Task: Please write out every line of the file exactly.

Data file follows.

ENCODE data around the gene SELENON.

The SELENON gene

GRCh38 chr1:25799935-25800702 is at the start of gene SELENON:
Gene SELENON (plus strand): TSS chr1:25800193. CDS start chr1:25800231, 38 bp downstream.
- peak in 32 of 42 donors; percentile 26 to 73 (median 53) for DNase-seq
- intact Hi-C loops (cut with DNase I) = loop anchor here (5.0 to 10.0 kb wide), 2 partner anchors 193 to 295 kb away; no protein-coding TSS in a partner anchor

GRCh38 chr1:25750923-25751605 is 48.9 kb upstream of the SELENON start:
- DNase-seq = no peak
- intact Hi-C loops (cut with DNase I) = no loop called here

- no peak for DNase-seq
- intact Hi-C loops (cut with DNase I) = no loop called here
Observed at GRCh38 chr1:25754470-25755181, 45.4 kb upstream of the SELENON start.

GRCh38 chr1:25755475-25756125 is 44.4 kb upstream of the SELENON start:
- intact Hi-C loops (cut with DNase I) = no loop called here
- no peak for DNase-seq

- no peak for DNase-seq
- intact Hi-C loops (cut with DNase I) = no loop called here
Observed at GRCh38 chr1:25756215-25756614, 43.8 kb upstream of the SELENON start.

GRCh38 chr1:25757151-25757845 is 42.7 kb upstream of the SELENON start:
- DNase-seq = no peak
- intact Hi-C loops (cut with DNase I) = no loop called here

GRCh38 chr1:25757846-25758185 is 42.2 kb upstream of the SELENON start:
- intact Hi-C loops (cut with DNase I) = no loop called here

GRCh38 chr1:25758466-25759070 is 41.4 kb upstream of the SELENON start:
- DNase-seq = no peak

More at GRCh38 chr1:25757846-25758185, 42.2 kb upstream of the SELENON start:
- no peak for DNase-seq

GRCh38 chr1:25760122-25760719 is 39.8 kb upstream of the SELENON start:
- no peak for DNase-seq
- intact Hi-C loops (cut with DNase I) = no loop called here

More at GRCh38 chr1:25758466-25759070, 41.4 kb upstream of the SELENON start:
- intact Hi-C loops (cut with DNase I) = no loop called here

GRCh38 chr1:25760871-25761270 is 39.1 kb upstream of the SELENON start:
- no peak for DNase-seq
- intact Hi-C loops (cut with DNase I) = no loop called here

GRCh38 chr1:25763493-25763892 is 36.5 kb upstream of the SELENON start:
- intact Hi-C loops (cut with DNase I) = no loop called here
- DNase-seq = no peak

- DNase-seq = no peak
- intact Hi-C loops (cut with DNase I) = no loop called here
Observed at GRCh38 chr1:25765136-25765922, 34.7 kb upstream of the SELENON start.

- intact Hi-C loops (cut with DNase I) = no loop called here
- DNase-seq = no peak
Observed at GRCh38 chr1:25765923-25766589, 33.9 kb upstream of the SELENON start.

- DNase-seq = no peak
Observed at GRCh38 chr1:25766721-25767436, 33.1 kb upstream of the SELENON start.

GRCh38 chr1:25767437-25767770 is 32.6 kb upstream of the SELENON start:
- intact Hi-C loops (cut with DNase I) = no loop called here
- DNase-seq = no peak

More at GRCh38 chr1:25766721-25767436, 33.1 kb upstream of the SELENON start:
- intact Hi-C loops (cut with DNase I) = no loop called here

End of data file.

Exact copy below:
ENCODE data around the gene SELENON.

The SELENON gene

GRCh38 chr1:25799935-25800702 is at the start of gene SELENON:
Gene SELENON (plus strand): TSS chr1:25800193. CDS start chr1:25800231, 38 bp downstream.
- peak in 32 of 42 donors; percentile 26 to 73 (median 53) for DNase-seq
- intact Hi-C loops (cut with DNase I) = loop anchor here (5.0 to 10.0 kb wide), 2 partner anchors 193 to 295 kb away; no protein-coding TSS in a partner anchor

GRCh38 chr1:25750923-25751605 is 48.9 kb upstream of the SELENON start:
- DNase-seq = no peak
- intact Hi-C loops (cut with DNase I) = no loop called here

- no peak for DNase-seq
- intact Hi-C loops (cut with DNase I) = no loop called here
Observed at GRCh38 chr1:25754470-25755181, 45.4 kb upstream of the SELENON start.

GRCh38 chr1:25755475-25756125 is 44.4 kb upstream of the SELENON start:
- intact Hi-C loops (cut with DNase I) = no loop called here
- no peak for DNase-seq

- no peak for DNase-seq
- intact Hi-C loops (cut with DNase I) = no loop called here
Observed at GRCh38 chr1:25756215-25756614, 43.8 kb upstream of the SELENON start.

GRCh38 chr1:25757151-25757845 is 42.7 kb upstream of the SELENON start:
- DNase-seq = no peak
- intact Hi-C loops (cut with DNase I) = no loop called here

GRCh38 chr1:25757846-25758185 is 42.2 kb upstream of the SELENON start:
- intact Hi-C loops (cut with DNase I) = no loop called here

GRCh38 chr1:25758466-25759070 is 41.4 kb upstream of the SELENON start:
- DNase-seq = no peak

More at GRCh38 chr1:25757846-25758185, 42.2 kb upstream of the SELENON start:
- no peak for DNase-seq

GRCh38 chr1:25760122-25760719 is 39.8 kb upstream of the SELENON start:
- no peak for DNase-seq
- intact Hi-C loops (cut with DNase I) = no loop called here

More at GRCh38 chr1:25758466-25759070, 41.4 kb upstream of the SELENON start:
- intact Hi-C loops (cut with DNase I) = no loop called here

GRCh38 chr1:25760871-25761270 is 39.1 kb upstream of the SELENON start:
- no peak for DNase-seq
- intact Hi-C loops (cut with DNase I) = no loop called here

GRCh38 chr1:25763493-25763892 is 36.5 kb upstream of the SELENON start:
- intact Hi-C loops (cut with DNase I) = no loop called here
- DNase-seq = no peak

- DNase-seq = no peak
- intact Hi-C loops (cut with DNase I) = no loop called here
Observed at GRCh38 chr1:25765136-25765922, 34.7 kb upstream of the SELENON start.

- intact Hi-C loops (cut with DNase I) = no loop called here
- DNase-seq = no peak
Observed at GRCh38 chr1:25765923-25766589, 33.9 kb upstream of the SELENON start.

- DNase-seq = no peak
Observed at GRCh38 chr1:25766721-25767436, 33.1 kb upstream of the SELENON start.

GRCh38 chr1:25767437-25767770 is 32.6 kb upstream of the SELENON start:
- intact Hi-C loops (cut with DNase I) = no loop called here
- DNase-seq = no peak

More at GRCh38 chr1:25766721-25767436, 33.1 kb upstream of the SELENON start:
- intact Hi-C loops (cut with DNase I) = no loop called here